If I hadn’t already experienced two other renditions of “The Girl with the Dragon Tattoo” (Stieg Larsson’s bestselling novel and the original Swedish film) before seeing David Fincher’s U.S. adaptation, there’s a good chance it would have had more of a lasting effect on me. With that said, however, Fincher’s version is easily the best of the trio, smartly trimming the fat from Larsson’s overly detailed novel and making great use of his wintry locale to create a sense of dread and atmosphere. Though Daniel Craig isn’t quite as miscast as I originally feared, he doesn’t really do anything to stand out either. Then again, it’s probably for the best, because despite Noomi Rapace’s fantastic performance as cyberpunk hacker Lisbeth Salander in the Swedish adaptation, Rooney Mara outshines her in nearly every way, committing to the role so completely that you forget she’s acting at times. It’s far from Fincher’s finest work, but without him at the helm, it wouldn’t have been as good either.

Blu-ray Highlight: A review copy didn’t arrive in time, but David Fincher’s movies rarely disappoint when it comes to bonus material. Among the extras provided is an audio commentary with the director, featurettes on the film’s main characters and location shooting, and a behind-the-scenes look at the post-production process, including the making of that awesome opening title sequence that became such a big talking point.

“Tinker Tailor Soldier Spy”

Any time you bring together a group of actors like the ones featured in “Tinker Tailor Soldier Spy,” you can expect something really special. Comprised of some of the best British screen veterans and rising stars in the industry, the cast is so fantastic (no one more so than star Gary Oldman, who received his first Oscar nomination for playing iconic spy George Smiley) that they’d be entertaining to watch even if they just stood around and talked for two hours; which, as it happens, is basically “Tinker Tailor Soldier Spy” in a nutshell. Though the movie is admittedly a bit difficult to follow early on, it’s not because the story is particularly complex, but rather because it crams so much information into such a short period of time. Those who’ve seen the TV miniseries based on John le Carré’s novel will probably tell you that it makes for a stronger adaptation, but the movie version is still a smart and well-acted throwback to classic 1970s spy thrillers that grows on you with repeat viewings.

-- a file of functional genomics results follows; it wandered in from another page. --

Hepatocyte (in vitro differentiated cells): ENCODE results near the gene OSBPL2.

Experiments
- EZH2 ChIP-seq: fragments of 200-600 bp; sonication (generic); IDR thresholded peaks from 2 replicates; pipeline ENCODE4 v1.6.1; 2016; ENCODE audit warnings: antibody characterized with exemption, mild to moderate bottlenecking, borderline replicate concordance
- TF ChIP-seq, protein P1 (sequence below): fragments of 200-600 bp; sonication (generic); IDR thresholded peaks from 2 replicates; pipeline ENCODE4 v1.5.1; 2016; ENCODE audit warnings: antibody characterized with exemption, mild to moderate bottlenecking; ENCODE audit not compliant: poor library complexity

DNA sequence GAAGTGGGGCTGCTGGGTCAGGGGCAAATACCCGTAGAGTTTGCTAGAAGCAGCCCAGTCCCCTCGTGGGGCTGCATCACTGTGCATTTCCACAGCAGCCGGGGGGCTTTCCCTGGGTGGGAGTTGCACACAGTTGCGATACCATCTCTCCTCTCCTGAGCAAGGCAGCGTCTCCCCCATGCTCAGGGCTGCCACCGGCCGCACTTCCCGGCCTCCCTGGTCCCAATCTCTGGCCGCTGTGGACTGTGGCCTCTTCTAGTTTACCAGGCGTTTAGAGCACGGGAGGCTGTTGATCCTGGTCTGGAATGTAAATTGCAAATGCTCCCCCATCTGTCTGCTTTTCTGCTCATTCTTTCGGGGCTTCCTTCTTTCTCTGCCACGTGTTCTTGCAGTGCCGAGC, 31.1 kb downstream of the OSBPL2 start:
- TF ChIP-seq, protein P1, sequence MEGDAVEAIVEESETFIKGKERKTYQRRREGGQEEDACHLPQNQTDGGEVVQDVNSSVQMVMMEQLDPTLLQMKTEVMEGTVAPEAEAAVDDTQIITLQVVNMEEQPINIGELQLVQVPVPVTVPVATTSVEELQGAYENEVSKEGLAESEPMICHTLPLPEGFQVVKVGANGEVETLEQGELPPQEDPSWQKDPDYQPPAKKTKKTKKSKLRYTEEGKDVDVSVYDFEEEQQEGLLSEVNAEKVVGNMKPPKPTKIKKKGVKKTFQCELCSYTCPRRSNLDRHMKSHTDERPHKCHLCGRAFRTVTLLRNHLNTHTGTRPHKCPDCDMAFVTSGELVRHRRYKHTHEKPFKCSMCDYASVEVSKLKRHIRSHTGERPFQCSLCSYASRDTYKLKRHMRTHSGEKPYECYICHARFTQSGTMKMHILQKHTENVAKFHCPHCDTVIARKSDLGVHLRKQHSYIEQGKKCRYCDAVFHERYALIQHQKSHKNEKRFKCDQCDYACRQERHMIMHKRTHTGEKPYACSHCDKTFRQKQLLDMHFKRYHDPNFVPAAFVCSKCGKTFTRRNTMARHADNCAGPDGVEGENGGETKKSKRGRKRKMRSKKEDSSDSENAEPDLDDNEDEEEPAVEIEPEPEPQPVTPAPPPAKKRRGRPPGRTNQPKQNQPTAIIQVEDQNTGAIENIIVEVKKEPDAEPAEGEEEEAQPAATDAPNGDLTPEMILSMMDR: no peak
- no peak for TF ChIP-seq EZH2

Blu-ray Highlight: Regrettably, there’s nothing here that demands your attention (the audio commentary by director Tomas Alfredson and star Gary Oldman is particularly disappointing), but Universal has included a series of junket-style interviews with the cast and crew that, although not great by any means, may be of interest to some fans.

“Carnage”

Roman Polanski’s big screen adaptation of the stage play “God of Carnage” is one of the funniest movies that I saw last year, and yet it was completely ignored by every major award show except the Golden Globes. The story certainly has its share of problems – namely due to the ridiculous lengths that it goes to in order to keep its four characters in the same location – but the actors are so great that you’re willing to forgive some of its shortcomings. Polanski does a good job of making the film as cinematic as possible, but it’s clear from the start that this was tailor-made for the stage. As a result, the performances become that much more important, and though Jodie Foster and Kate Winslet are certainly deserving of the critical praise they received, it’s their male co-stars, John C. Reilly and Christoph Waltz, that make “Carnage” such a darkly comical delight.

Blu-ray Highlight: “Actors’ Notes” is a nice collection of interviews with the cast on a variety of topics, including the story’s key themes and working with Roman Polanski. It’s just a shame that the Q&A with John C. Reilly and Christoph Waltz is such a disaster, because it’s the one extra that a lot of fans were probably looking forward to the most.